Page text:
ESAT issued an apologetic like statement. It’s shard on Facebook timeline yesterday and has got well over 83,000 views in less than 24 hours. Presumably, many more thousands viewed it in other platforms including on its website. But, how did many Ethiopians who happened to view the video felt about it? Outraged.
Context and content of the statement need to be highlighted before remarks on why Ethiopians are rather outraged by it. ESAT interviewed Professor Haile Larebo, Ethiopian Historian who teaches at Morehouse College in Atlanta,Georgia, this month.
Professor Haile Larebo used two descriptive terminologies -“galla” and “eregana”- in the course of the interview at a point where he was making a reference to Oromo in Ethiopian history. “Galla” is now politicized as a derogatory term and is no longer in use. However, the reference was made in a historical context and for purposes of elaborating topic that was in discussion. Unfortunately, radical ethno-nationalist activists politicized the interview. Many activists wrote an ultimatum like status updates,blog posts and what not, and called for an apology. Consequently, professor Haile Larebo was contacted for clarification about those terms. He clarified the intent and usage of the expression with additional biblical references. That was not enough apparently,for the radical Oromo ethno-nationalist activists.
A statement had to be issued. The statement says that it is issued on grounds of “complaints from many Ethiopians” about contents of the interview with professor Haile Larebo. It, rightly, stated that views and opinions expressed in the interview do not reflect ESAT’s stand. But again it went on to state that stands and expressions used in the interview with Professor Haile Larebo “offended the dignity of Ethiopians.” Clearly, the statement is tantamount to apology.That is where it erred.
Two reasons,at least. First, it amounts to discounting the entire interview with Professor Haile Larebo, even questioning his profession. At the same time, it let the interview fall within the framework of current ethnic politics which already wrecked havoc to Ethiopia as a country. Secondly, it amounts to patting the back of belligerent,now, radical Oromo ethno-nationalists whose modus operandi is playing the sensitivity and emotions of Oromo youth. These radical groups are already dictating what a conversation on Ethiopian politics should look like.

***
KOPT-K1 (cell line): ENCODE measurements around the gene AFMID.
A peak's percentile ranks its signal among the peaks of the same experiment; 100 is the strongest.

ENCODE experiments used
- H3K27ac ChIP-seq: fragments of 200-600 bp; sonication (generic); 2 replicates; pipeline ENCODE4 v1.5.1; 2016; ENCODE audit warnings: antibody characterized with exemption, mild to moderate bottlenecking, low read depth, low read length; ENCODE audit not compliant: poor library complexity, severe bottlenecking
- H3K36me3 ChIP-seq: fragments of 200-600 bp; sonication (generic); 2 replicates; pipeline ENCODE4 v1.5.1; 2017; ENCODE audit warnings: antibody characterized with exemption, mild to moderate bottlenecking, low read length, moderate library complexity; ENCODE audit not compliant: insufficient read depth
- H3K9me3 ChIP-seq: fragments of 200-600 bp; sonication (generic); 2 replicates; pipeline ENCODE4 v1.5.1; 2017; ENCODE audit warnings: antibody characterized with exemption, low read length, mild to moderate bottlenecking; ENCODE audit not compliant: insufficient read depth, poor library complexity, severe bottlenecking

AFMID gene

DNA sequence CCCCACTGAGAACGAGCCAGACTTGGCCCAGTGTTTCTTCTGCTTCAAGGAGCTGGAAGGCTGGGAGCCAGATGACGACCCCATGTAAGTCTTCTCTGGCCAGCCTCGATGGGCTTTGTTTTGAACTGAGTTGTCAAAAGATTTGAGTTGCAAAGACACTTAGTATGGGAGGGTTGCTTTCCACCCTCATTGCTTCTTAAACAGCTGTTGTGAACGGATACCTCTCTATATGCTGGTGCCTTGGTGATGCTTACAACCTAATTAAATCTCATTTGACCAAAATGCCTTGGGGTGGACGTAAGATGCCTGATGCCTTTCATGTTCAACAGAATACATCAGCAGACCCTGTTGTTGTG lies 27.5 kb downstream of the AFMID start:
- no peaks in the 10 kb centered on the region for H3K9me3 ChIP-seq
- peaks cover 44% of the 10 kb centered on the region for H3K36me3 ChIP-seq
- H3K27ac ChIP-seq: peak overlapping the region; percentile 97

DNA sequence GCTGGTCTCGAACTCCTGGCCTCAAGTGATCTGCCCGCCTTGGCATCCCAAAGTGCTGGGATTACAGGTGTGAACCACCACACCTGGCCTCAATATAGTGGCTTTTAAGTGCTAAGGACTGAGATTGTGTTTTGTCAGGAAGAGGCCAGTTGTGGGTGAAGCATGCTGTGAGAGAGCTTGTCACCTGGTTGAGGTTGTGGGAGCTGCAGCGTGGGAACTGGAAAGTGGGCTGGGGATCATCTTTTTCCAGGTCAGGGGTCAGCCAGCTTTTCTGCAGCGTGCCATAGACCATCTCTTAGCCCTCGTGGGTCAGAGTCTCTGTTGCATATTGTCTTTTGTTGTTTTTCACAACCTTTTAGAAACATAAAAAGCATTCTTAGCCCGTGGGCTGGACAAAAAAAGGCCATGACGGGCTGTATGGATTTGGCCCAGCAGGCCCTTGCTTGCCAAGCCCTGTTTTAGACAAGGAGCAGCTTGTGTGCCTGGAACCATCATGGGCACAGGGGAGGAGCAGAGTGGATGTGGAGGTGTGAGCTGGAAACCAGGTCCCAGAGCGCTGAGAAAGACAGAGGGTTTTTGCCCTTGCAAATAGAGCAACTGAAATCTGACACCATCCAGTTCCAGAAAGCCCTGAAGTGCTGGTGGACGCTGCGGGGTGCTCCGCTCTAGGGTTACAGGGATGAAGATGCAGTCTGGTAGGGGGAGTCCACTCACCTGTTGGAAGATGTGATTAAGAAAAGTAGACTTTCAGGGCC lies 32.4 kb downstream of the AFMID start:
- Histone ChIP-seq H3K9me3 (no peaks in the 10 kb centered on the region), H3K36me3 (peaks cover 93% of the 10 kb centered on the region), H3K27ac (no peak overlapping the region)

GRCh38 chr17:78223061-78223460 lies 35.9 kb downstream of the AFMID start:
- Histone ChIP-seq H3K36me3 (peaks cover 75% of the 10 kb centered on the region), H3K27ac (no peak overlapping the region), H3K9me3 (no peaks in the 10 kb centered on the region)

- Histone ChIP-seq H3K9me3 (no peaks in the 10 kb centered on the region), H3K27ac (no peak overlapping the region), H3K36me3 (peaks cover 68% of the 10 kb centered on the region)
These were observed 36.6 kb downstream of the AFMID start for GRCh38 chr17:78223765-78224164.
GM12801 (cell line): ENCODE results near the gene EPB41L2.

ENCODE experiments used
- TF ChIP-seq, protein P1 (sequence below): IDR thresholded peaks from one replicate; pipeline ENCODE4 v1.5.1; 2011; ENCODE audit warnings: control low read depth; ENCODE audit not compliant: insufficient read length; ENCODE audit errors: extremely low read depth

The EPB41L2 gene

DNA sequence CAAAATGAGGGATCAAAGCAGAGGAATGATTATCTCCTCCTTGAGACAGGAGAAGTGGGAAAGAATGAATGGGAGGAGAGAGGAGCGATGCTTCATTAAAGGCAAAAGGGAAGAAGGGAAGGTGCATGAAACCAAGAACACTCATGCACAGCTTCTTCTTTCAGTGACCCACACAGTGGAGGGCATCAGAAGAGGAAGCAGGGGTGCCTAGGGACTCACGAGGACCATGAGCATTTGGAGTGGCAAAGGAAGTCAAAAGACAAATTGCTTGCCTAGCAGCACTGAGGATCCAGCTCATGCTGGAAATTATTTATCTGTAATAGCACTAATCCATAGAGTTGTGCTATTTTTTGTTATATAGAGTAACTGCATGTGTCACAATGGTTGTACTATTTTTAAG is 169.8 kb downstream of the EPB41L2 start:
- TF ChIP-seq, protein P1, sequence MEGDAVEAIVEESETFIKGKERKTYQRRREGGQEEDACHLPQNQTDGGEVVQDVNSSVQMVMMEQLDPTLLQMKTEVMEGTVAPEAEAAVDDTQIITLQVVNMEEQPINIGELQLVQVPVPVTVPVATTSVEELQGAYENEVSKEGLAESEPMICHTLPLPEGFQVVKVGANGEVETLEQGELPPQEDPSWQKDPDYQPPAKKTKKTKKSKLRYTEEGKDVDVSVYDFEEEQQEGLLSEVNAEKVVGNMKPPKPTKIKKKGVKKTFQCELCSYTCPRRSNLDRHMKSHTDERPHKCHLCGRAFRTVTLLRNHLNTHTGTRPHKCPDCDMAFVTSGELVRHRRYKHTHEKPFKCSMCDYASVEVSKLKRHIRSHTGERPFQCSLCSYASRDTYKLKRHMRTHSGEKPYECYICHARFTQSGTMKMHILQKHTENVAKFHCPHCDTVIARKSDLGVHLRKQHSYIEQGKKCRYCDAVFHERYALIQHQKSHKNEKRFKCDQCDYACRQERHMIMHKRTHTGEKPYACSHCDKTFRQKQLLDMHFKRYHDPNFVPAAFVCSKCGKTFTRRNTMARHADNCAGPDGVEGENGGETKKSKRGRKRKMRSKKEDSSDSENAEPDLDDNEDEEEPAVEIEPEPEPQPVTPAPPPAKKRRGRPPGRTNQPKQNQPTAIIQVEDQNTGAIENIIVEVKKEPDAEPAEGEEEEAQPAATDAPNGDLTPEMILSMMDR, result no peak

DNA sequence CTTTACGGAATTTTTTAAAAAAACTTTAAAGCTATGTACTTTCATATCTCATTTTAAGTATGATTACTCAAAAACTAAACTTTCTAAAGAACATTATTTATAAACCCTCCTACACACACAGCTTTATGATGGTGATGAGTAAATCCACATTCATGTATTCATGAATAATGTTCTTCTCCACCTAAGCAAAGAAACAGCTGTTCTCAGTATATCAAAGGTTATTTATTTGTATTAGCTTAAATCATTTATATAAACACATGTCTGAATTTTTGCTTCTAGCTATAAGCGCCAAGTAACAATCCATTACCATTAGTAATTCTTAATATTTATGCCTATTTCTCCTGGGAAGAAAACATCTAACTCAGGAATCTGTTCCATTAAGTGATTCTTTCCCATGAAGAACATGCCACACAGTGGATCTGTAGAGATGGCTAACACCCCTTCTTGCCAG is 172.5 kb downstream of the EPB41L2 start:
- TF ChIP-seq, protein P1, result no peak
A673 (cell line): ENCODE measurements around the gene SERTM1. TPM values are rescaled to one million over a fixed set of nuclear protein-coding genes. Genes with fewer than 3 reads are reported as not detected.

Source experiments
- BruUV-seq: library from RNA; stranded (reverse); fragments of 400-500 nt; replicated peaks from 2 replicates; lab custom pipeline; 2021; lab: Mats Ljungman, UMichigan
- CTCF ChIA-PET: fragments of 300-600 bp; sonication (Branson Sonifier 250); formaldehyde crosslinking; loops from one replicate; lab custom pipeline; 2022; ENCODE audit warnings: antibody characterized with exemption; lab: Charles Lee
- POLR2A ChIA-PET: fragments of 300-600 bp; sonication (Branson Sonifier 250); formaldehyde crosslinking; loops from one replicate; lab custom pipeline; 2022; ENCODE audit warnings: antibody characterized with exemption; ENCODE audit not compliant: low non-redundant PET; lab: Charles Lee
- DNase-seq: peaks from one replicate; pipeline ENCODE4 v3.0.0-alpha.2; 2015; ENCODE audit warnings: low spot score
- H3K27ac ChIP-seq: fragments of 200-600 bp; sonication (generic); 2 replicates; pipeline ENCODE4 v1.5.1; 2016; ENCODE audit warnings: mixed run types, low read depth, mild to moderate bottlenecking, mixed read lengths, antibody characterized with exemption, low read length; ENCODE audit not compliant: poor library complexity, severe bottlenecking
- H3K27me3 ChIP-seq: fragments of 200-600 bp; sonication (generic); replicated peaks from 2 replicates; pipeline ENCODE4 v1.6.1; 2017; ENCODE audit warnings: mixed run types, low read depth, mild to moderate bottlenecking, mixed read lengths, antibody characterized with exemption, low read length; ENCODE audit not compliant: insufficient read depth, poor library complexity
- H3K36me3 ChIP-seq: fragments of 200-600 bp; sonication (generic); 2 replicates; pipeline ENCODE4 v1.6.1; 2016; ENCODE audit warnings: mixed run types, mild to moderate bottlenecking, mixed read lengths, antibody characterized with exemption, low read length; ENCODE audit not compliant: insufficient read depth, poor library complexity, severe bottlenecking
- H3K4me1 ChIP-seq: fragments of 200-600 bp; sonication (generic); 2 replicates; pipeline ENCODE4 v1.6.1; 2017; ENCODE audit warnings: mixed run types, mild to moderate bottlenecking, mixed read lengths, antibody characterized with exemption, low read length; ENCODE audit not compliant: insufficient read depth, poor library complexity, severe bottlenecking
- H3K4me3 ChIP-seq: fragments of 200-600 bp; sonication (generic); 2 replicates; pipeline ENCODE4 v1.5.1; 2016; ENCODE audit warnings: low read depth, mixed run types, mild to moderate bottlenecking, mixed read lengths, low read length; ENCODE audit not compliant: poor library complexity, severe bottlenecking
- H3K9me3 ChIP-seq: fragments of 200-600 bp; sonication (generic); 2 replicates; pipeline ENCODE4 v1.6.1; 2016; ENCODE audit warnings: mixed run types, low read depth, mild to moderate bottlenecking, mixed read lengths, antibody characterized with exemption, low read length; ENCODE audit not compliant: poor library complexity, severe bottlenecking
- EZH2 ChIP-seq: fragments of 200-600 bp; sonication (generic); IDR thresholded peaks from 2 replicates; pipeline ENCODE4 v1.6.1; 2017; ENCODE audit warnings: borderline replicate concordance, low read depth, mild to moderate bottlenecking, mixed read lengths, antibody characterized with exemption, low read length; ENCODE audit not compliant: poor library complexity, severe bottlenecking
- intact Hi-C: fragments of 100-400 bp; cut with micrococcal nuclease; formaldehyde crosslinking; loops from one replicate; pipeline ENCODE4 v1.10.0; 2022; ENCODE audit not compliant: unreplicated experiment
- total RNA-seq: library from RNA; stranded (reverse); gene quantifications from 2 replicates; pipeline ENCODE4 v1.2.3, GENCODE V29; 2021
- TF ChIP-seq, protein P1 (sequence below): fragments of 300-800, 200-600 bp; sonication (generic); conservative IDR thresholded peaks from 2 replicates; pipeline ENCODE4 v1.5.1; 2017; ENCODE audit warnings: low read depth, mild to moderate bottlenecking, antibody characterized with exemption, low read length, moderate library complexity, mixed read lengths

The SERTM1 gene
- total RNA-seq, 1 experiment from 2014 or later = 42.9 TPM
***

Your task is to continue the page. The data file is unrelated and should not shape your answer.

Why ESAT decided to issue the statement? Perhaps, there are reasons beyond “complaints from many Ethiopians.” ESAT, as a new media, has its own survival struggles and may be it did not want to lose any audience. It could also be sort of an administrative decision in light of ESAT Oromiffa program staff who are rumored to be under constant pressure from the radical groups for working in ESAT. In fact, how well ESAT Oromiffa program is impacting Oromo youth,a manipulable support base for radical Oromo ethno-nationalists, is a question in itself.
What ever the reason is , no question that ESAT erred. However, Ethiopians need to see this matter only as a mistake and should not overreact. It is rather important to think in terms of how to make ESAT better by way of providing feedback or all other necessary support. Abandoning ESAT is not a better option seen from the trajectory of the interest of Ethiopia.
ESAT on its part needs to stick to principles of journalism and, more so,to the interest of Ethiopia. ESAT is a media that prides itself as “an eye and ear of Ethiopians.” True, it has become relevant at least in terms of sharing information which is otherwise stifled in Ethiopia. It is for that reason that Ethiopians have been supporting it financially or otherwise. Most Ethiopians who use ESAT as a source of information have made financial contributions at least once -not to mention other forms of support. The media is still relevant given the political situation and repression of free press in Ethiopia. That is why Ethiopians need to think about how to make ESAT more relevant for Ethiopia in all its forms. It is the better option.